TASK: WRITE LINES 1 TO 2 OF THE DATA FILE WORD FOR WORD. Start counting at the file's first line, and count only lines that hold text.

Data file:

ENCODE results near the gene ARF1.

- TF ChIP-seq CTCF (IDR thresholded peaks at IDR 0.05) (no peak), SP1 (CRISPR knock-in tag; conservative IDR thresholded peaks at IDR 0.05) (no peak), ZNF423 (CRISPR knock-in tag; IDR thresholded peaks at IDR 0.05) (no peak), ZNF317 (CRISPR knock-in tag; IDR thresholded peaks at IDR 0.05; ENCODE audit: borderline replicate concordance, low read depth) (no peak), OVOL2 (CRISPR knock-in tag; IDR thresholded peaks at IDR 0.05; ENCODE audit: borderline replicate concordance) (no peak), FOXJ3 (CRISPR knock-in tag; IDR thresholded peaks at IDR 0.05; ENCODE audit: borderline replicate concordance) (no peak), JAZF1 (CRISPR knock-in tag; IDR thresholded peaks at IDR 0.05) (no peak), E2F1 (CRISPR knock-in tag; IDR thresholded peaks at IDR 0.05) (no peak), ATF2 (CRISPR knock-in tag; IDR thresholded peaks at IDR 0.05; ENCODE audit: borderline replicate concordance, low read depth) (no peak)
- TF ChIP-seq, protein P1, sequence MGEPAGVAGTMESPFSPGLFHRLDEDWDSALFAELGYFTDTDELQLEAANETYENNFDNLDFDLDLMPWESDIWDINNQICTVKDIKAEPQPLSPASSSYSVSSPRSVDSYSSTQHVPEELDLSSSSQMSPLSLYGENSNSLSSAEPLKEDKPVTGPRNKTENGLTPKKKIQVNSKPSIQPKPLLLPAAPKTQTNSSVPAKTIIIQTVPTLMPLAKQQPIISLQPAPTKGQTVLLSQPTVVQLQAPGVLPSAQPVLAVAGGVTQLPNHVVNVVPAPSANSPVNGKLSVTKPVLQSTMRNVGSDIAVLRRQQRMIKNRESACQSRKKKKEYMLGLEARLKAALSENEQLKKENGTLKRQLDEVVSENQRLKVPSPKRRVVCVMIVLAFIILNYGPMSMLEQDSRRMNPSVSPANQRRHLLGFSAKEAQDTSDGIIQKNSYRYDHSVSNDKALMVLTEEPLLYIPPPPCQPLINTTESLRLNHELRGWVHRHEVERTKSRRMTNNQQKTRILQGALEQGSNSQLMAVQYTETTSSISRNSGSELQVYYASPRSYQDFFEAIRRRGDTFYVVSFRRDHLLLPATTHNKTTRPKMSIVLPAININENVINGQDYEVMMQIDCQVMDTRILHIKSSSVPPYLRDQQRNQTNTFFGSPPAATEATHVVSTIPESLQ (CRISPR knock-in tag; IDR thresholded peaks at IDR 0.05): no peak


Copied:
ENCODE results near the gene ARF1.

- TF ChIP-seq CTCF (IDR thresholded peaks at IDR 0.05) (no peak), SP1 (CRISPR knock-in tag; conservative IDR thresholded peaks at IDR 0.05) (no peak), ZNF423 (CRISPR knock-in tag; IDR thresholded peaks at IDR 0.05) (no peak), ZNF317 (CRISPR knock-in tag; IDR thresholded peaks at IDR 0.05; ENCODE audit: borderline replicate concordance, low read depth) (no peak), OVOL2 (CRISPR knock-in tag; IDR thresholded peaks at IDR 0.05; ENCODE audit: borderline replicate concordance) (no peak), FOXJ3 (CRISPR knock-in tag; IDR thresholded peaks at IDR 0.05; ENCODE audit: borderline replicate concordance) (no peak), JAZF1 (CRISPR knock-in tag; IDR thresholded peaks at IDR 0.05) (no peak), E2F1 (CRISPR knock-in tag; IDR thresholded peaks at IDR 0.05) (no peak), ATF2 (CRISPR knock-in tag; IDR thresholded peaks at IDR 0.05; ENCODE audit: borderline replicate concordance, low read depth) (no peak)